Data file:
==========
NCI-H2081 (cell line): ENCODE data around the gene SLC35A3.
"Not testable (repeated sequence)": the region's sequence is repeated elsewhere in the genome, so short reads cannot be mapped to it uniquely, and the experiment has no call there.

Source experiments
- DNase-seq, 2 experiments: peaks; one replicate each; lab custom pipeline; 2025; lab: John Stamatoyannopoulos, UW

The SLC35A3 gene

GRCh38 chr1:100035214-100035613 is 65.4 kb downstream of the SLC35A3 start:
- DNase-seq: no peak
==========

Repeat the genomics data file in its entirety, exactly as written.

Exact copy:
NCI-H2081 (cell line): ENCODE data around the gene SLC35A3.
"Not testable (repeated sequence)": the region's sequence is repeated elsewhere in the genome, so short reads cannot be mapped to it uniquely, and the experiment has no call there.

Source experiments
- DNase-seq, 2 experiments: peaks; one replicate each; lab custom pipeline; 2025; lab: John Stamatoyannopoulos, UW

The SLC35A3 gene

GRCh38 chr1:100035214-100035613 is 65.4 kb downstream of the SLC35A3 start:
- DNase-seq: no peak